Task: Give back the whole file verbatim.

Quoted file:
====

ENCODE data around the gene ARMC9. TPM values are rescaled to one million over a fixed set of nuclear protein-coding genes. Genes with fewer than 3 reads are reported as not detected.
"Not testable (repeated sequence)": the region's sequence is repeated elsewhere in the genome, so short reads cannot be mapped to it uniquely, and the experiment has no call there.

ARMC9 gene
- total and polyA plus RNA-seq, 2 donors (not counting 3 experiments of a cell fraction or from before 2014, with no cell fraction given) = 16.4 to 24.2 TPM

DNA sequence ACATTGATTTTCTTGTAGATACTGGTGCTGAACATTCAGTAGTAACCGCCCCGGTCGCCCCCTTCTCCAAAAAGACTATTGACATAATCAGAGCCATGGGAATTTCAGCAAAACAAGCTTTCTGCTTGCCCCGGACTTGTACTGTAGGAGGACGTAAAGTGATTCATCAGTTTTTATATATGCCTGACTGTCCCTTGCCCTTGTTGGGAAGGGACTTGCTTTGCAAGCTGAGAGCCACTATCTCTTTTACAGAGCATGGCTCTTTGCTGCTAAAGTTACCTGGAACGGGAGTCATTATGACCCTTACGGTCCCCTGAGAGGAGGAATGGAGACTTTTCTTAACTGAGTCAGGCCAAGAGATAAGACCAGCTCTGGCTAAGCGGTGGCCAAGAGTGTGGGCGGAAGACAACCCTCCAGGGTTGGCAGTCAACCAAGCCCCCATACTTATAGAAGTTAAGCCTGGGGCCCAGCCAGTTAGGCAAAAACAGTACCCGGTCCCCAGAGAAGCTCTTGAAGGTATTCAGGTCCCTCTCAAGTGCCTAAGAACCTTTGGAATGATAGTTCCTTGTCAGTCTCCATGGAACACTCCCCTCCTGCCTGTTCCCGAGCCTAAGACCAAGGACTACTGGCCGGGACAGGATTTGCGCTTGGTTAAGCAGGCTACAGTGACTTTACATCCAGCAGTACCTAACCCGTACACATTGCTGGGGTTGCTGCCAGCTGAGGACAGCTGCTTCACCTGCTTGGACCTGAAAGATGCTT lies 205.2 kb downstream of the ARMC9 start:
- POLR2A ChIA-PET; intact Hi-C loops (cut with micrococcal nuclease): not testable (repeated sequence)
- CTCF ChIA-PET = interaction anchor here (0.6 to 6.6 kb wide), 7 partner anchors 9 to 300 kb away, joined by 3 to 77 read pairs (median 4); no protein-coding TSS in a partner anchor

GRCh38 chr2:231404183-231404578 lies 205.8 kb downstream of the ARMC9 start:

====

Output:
ENCODE data around the gene ARMC9. TPM values are rescaled to one million over a fixed set of nuclear protein-coding genes. Genes with fewer than 3 reads are reported as not detected.
"Not testable (repeated sequence)": the region's sequence is repeated elsewhere in the genome, so short reads cannot be mapped to it uniquely, and the experiment has no call there.

ARMC9 gene
- total and polyA plus RNA-seq, 2 donors (not counting 3 experiments of a cell fraction or from before 2014, with no cell fraction given) = 16.4 to 24.2 TPM

DNA sequence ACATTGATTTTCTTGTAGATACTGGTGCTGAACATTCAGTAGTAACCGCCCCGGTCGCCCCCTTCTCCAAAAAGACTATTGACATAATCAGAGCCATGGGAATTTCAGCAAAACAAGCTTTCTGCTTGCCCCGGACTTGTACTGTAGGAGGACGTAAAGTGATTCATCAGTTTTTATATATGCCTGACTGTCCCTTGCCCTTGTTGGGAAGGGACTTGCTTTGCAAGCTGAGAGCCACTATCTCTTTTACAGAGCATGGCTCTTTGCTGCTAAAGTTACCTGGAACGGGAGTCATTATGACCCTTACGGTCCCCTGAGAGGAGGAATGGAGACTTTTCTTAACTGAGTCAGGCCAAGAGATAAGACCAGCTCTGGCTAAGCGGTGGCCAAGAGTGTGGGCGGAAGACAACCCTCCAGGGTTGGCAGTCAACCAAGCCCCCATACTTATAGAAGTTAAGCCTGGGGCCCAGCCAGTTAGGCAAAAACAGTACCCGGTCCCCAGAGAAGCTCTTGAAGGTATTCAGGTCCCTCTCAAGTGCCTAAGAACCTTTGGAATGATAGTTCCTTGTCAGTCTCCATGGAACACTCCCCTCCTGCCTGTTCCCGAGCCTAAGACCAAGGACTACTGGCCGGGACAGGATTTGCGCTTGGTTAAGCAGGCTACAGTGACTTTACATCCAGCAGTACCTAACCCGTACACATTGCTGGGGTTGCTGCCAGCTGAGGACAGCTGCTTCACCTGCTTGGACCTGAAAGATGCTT lies 205.2 kb downstream of the ARMC9 start:
- POLR2A ChIA-PET; intact Hi-C loops (cut with micrococcal nuclease): not testable (repeated sequence)
- CTCF ChIA-PET = interaction anchor here (0.6 to 6.6 kb wide), 7 partner anchors 9 to 300 kb away, joined by 3 to 77 read pairs (median 4); no protein-coding TSS in a partner anchor

GRCh38 chr2:231404183-231404578 lies 205.8 kb downstream of the ARMC9 start: